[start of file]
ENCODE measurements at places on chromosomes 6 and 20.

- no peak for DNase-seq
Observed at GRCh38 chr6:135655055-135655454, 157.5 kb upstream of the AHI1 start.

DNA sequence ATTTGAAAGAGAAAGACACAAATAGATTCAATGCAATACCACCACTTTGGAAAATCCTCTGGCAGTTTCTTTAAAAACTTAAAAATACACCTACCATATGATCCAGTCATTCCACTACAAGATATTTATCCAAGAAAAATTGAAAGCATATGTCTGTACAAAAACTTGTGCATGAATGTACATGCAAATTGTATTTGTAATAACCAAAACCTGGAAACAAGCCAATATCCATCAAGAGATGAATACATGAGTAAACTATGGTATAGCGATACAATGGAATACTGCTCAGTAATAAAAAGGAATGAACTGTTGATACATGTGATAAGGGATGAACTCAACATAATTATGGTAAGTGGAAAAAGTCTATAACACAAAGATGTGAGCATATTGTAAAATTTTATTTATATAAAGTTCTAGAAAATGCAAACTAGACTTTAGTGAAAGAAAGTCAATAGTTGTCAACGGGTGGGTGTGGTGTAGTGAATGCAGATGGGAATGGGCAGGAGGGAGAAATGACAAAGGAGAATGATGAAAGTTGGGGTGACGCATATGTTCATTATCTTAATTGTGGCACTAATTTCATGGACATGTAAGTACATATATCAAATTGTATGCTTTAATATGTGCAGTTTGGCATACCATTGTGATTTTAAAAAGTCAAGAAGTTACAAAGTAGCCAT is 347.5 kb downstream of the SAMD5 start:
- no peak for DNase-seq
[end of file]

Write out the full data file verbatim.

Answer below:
ENCODE measurements at places on chromosomes 6 and 20.

- no peak for DNase-seq
Observed at GRCh38 chr6:135655055-135655454, 157.5 kb upstream of the AHI1 start.

DNA sequence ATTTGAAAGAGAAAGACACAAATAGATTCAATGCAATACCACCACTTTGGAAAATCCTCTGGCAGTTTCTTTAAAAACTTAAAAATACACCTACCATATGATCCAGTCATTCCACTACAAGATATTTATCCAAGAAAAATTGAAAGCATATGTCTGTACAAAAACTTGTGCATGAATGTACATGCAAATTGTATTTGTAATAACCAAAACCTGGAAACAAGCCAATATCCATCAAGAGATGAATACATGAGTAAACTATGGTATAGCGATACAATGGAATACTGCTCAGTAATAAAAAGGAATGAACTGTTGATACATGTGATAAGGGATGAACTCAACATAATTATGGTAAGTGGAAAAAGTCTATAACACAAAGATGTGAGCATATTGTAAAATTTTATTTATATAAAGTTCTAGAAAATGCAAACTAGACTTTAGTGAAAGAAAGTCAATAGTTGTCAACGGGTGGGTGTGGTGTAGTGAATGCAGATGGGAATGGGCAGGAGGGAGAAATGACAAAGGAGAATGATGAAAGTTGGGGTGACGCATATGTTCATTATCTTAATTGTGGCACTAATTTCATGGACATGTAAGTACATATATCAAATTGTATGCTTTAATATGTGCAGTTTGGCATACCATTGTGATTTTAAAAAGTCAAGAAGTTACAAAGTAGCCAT is 347.5 kb downstream of the SAMD5 start:
- no peak for DNase-seq